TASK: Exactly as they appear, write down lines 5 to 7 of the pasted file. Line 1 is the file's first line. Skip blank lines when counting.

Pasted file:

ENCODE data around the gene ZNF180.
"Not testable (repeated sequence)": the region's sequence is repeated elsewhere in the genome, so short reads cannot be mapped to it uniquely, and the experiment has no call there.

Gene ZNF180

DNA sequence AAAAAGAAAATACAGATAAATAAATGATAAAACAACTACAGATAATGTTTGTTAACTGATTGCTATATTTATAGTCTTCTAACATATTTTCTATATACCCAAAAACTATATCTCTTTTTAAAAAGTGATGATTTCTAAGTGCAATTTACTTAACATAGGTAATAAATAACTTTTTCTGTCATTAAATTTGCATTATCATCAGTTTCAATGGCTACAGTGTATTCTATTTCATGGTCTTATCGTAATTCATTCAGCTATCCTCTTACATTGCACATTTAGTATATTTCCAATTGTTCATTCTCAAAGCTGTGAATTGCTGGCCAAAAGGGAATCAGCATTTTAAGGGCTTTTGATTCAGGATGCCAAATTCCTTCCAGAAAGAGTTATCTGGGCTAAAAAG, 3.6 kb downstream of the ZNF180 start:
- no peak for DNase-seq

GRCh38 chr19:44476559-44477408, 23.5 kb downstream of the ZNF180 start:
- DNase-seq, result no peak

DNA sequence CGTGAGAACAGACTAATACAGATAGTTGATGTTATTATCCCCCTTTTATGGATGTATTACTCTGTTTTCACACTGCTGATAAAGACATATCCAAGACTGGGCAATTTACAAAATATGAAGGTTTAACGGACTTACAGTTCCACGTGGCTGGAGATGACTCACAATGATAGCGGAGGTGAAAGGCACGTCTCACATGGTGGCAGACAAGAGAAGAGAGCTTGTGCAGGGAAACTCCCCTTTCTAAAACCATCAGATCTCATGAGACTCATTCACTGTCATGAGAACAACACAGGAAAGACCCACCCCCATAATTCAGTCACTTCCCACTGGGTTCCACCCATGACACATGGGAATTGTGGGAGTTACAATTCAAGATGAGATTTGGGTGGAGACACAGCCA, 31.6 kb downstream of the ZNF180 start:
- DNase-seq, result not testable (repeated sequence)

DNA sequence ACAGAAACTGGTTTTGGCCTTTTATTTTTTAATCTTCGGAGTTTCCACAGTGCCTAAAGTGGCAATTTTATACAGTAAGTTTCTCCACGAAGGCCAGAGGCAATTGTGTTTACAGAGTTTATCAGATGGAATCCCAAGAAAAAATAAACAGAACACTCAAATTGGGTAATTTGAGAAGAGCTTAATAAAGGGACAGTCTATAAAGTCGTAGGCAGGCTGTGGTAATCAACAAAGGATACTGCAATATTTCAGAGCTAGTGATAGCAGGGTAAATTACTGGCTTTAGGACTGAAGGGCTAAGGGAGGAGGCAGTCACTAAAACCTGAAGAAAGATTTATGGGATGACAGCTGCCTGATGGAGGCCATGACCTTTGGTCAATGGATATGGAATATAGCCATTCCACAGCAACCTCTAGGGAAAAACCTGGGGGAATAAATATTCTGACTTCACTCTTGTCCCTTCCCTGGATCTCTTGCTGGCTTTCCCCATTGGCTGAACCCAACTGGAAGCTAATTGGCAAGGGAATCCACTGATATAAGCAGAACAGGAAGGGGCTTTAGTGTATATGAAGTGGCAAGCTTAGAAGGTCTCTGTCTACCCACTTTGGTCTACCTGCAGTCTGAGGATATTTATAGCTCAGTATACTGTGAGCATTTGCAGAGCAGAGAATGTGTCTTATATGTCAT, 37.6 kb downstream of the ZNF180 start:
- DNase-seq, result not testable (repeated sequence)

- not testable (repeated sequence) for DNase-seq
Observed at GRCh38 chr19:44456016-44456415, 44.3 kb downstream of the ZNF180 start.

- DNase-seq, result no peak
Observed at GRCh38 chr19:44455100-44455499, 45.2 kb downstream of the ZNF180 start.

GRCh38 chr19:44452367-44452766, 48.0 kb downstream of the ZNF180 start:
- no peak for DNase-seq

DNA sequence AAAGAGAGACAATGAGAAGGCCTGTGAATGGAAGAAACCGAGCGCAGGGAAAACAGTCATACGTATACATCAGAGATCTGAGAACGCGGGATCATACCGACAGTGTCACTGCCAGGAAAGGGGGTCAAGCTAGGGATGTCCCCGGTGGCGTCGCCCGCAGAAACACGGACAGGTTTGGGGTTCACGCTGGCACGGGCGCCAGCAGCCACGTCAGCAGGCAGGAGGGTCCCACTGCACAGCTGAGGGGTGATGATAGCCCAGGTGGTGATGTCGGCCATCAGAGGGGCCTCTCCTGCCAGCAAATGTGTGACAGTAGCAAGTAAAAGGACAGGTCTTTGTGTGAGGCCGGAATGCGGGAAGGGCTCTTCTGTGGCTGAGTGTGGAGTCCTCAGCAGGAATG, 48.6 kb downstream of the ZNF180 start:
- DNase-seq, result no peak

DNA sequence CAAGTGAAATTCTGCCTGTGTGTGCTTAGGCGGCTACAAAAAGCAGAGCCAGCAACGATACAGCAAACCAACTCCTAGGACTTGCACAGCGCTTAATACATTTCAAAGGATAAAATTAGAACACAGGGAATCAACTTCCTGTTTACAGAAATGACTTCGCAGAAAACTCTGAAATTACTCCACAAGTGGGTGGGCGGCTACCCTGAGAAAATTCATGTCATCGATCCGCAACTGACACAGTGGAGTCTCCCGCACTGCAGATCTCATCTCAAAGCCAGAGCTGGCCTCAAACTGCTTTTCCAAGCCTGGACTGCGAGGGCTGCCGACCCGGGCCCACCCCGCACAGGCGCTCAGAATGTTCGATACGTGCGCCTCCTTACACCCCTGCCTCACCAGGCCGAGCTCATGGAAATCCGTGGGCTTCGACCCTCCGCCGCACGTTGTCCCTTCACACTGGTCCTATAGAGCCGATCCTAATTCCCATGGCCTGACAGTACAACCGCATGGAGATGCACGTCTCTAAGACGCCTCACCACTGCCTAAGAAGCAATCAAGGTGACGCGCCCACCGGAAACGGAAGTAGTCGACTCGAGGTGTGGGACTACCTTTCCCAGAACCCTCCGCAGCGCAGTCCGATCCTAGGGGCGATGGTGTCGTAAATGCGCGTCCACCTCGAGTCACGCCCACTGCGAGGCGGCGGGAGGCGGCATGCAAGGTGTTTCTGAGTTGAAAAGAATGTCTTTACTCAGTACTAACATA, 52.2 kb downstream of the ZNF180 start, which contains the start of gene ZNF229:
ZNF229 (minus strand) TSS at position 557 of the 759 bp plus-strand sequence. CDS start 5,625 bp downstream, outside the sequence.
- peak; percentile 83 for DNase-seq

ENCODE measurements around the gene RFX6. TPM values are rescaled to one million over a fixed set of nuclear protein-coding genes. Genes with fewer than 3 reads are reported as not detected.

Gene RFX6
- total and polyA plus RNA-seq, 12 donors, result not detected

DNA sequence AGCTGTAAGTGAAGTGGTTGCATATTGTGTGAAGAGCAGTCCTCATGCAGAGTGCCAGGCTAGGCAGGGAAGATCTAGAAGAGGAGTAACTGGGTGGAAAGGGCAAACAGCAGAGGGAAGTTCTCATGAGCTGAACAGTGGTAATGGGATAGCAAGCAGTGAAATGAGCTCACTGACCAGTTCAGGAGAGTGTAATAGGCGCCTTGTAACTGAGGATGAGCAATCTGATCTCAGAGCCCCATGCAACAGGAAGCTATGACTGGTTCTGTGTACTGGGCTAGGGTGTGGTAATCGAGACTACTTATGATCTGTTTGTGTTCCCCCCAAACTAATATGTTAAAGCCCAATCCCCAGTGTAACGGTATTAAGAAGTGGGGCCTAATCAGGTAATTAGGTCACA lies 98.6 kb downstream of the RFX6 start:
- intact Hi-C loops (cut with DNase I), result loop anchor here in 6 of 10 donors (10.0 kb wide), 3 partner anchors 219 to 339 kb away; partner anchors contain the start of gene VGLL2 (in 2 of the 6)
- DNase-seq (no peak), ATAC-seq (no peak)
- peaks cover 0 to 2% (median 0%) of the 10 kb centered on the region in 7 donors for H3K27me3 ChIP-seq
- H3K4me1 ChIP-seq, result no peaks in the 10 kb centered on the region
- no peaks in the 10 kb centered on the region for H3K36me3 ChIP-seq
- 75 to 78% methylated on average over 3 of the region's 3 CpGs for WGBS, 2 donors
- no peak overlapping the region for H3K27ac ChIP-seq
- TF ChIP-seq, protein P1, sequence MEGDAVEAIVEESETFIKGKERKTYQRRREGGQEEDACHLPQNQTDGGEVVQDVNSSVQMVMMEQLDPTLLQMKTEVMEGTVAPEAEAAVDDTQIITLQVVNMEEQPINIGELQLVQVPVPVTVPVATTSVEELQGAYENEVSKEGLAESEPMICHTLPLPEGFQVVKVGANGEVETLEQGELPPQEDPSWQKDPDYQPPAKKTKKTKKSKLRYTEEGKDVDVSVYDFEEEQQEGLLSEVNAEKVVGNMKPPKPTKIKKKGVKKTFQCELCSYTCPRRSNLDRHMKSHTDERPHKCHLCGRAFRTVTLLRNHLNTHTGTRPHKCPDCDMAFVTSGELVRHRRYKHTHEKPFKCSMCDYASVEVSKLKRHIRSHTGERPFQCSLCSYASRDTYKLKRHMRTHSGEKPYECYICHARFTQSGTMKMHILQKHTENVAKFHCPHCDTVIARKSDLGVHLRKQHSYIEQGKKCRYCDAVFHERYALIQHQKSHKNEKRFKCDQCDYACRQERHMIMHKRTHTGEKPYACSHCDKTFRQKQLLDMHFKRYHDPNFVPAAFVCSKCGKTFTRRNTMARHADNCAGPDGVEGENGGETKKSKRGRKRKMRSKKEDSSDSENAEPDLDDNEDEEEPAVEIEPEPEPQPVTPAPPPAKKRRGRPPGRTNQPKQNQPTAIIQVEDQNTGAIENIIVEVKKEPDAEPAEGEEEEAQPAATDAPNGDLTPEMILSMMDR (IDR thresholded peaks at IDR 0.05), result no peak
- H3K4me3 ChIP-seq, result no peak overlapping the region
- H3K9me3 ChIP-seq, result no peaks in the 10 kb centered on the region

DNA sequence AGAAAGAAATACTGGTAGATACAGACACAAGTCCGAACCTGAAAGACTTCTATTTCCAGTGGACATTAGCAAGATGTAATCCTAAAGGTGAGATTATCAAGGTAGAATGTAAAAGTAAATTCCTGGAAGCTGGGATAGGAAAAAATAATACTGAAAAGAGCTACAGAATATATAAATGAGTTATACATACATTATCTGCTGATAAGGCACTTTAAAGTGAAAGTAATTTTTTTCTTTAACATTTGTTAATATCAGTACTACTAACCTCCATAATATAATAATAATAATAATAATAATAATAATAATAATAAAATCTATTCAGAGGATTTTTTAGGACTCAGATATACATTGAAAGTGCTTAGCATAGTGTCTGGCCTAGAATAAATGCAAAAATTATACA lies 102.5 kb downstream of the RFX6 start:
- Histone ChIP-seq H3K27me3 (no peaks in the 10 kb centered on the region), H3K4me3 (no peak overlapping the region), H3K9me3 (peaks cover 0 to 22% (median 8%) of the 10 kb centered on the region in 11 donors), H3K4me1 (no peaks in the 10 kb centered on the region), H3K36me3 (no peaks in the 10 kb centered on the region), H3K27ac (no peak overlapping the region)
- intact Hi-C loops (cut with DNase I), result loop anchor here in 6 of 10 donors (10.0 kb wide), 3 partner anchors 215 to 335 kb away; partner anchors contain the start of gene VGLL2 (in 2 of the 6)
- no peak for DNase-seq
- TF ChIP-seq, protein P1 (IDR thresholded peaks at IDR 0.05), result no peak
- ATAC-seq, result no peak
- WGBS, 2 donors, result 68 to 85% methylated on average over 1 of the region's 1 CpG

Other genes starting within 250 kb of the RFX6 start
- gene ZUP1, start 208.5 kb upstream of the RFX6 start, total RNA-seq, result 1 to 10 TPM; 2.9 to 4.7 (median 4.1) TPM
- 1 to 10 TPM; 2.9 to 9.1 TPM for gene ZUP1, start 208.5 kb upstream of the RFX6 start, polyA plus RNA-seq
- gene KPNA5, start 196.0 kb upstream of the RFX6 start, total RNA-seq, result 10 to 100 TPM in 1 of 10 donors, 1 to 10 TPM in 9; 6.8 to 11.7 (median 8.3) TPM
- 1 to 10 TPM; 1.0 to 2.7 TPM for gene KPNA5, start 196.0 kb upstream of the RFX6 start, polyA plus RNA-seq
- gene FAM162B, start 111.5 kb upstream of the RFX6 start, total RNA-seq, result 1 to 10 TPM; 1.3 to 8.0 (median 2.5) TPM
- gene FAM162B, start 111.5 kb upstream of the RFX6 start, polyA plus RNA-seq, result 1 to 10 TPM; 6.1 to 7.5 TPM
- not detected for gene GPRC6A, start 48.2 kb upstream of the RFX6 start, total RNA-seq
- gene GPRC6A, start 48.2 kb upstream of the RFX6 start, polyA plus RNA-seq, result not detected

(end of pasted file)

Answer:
- no peak for DNase-seq

GRCh38 chr19:44476559-44477408, 23.5 kb downstream of the ZNF180 start:
- DNase-seq, result no peak